**S**ecure **M**ulti-**P**arty **C**omputation (SMPC) allows multiple parties to compute a publicly known function while keeping their inputs private. This privacy property is desirable, e.g., in the context of distributed **G**enome-**W**ide **A**ssociation **S**tudies (GWAS). In GWAS, researchers try to find associations between variations in genomes and traits (e.g. diseases) by computing certain statistics on sequenced genome data of case and control groups. Since genome sequencing is still comparatively expensive and meaningful GWAS results require large participant groups, it is reasonable for research institutes to collaborate and share their data sets for this purpose. However, participants do not want their genome data to be given out of hand, since data leakage could lead, for example, to discrimination by health insurance companies.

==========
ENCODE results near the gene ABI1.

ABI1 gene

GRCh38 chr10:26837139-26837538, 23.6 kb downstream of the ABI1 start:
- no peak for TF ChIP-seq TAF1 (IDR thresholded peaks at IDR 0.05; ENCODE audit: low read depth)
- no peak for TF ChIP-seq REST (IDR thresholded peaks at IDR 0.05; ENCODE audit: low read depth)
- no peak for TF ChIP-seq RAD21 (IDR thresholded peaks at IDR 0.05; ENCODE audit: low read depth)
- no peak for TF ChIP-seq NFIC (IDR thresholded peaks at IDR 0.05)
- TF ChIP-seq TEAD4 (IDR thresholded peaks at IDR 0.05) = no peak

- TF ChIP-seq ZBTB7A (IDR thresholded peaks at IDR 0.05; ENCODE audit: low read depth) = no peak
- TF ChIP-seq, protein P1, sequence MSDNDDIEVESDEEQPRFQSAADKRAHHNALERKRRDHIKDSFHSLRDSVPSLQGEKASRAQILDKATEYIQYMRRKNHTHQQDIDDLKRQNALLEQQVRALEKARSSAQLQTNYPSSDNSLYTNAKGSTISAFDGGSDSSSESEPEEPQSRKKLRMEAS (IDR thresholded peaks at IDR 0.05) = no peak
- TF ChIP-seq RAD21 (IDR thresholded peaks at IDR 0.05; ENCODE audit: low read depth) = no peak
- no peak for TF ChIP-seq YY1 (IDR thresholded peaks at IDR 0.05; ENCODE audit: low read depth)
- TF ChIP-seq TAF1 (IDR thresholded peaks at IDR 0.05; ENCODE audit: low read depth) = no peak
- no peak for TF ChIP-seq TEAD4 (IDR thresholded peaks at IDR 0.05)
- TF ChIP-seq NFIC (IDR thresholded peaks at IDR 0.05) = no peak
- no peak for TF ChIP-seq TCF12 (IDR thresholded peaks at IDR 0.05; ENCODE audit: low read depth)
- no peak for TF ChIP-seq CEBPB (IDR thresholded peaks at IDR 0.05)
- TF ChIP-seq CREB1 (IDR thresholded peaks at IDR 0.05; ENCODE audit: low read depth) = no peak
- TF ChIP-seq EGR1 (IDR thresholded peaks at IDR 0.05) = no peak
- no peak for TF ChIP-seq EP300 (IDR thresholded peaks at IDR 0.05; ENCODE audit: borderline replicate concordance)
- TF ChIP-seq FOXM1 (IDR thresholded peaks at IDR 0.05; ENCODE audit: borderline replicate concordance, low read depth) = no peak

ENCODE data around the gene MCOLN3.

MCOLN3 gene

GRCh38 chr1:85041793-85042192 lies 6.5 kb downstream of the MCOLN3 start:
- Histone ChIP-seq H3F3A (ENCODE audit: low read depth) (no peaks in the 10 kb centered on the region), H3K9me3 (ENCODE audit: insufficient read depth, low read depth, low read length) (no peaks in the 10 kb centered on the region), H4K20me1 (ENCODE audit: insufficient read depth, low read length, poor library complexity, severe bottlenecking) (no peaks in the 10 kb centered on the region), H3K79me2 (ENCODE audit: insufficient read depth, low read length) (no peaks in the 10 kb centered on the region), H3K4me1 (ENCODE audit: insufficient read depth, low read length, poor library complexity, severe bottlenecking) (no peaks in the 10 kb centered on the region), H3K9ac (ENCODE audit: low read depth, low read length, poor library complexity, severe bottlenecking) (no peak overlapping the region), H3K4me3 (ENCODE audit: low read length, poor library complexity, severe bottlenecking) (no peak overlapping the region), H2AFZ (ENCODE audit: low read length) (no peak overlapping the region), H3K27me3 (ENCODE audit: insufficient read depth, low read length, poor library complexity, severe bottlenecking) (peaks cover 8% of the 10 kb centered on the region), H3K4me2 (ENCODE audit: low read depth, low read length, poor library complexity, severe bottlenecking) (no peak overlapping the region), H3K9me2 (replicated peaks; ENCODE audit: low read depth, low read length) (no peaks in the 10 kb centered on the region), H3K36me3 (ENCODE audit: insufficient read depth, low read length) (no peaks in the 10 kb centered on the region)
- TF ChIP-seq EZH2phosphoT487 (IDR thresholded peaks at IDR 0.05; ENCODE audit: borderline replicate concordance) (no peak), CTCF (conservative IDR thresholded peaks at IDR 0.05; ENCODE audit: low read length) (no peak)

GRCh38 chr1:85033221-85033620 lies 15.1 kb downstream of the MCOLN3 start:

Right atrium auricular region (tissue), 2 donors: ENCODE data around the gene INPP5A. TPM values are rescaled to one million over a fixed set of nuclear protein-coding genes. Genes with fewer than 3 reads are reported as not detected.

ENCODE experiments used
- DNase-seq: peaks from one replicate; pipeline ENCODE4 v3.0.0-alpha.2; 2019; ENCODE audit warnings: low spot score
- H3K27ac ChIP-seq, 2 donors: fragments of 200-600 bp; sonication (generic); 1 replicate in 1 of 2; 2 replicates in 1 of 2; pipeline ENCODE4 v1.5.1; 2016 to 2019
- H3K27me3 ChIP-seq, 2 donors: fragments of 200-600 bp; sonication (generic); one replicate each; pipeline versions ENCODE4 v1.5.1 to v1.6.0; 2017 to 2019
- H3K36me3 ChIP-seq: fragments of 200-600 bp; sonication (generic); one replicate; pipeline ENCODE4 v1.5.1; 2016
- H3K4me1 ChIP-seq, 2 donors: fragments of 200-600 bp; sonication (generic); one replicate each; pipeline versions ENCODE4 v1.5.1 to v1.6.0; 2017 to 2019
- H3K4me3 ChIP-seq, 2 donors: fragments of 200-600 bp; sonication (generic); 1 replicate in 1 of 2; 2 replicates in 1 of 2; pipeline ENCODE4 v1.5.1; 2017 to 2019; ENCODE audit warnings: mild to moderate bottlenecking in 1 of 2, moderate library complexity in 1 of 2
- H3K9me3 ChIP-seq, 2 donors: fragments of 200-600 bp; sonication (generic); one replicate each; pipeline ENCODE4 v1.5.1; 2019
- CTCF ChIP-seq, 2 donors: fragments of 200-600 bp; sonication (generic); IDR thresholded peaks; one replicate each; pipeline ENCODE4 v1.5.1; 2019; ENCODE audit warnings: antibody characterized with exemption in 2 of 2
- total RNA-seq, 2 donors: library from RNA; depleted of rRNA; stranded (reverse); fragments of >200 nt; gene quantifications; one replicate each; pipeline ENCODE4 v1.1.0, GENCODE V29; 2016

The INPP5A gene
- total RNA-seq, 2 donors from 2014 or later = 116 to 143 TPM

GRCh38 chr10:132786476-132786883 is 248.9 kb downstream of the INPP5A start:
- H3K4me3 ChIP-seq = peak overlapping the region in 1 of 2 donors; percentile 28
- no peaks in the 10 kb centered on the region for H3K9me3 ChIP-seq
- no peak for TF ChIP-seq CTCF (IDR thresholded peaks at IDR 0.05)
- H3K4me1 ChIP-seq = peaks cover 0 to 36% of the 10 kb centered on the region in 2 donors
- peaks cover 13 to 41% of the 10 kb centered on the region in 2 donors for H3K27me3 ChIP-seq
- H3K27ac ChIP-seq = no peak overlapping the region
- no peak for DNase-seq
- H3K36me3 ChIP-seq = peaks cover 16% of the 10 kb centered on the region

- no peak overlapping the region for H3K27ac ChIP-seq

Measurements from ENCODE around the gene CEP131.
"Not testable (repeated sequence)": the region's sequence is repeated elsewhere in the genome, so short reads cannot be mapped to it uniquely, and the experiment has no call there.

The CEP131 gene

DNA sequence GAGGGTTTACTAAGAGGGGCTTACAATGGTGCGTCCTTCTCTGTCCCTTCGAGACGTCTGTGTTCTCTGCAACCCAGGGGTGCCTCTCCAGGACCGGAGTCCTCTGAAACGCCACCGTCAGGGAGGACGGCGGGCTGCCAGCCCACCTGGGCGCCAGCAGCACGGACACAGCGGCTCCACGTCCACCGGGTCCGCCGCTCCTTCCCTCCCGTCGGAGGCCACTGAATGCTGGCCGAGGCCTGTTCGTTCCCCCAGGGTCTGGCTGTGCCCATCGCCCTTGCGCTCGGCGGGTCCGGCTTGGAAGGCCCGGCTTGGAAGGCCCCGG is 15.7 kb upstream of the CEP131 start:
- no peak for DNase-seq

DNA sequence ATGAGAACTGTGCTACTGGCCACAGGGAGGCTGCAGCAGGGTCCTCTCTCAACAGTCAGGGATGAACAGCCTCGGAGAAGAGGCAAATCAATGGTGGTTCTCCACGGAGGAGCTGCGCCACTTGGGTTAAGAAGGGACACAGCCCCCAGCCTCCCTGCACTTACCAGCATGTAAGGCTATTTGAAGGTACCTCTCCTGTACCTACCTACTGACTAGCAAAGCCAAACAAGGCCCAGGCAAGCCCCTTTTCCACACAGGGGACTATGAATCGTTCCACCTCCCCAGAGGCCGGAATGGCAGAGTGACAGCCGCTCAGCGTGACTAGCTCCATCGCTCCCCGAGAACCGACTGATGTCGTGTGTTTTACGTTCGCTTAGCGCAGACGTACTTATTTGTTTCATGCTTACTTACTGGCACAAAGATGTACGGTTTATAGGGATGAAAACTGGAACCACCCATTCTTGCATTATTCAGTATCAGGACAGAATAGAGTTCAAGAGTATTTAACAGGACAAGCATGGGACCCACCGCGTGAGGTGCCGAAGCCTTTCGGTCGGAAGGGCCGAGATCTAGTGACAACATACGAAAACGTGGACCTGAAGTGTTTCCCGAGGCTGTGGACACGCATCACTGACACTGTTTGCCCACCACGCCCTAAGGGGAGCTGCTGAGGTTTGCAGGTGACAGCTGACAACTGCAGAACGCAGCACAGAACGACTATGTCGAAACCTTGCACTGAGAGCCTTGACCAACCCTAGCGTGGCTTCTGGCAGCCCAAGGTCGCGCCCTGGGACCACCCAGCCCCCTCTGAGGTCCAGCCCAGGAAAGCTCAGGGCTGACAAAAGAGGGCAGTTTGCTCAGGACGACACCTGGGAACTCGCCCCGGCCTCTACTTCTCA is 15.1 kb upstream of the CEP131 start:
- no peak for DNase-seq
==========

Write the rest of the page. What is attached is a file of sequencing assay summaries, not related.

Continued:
ABY is a widely used framework for compiling function descriptions into highly efficient privacy-preserving protocols in the SMPC special case of only two parties. Therefore, it could be employed to create protocols for securely computing the statistics needed for GWAS conducted by two collaborating research institutes. Using the framework, functions can be described as circuits by plugging together different kind of high-level gates (e.g. ADD and MUL) that operate on encrypted or secret shared input data. There exist arithmetic gates for integer and IEEE 754 floating point input values. However, currently only one type of gate can be used throughout a computation, i.e. for integer inputs only integer operations and likewise for floating point inputs only floating point operations can be performed. This is not desirable in cases where floating point operations on integer inputs are only necessary in the final parts of a computation since the complexity of floating point gates leads to much higher run-times.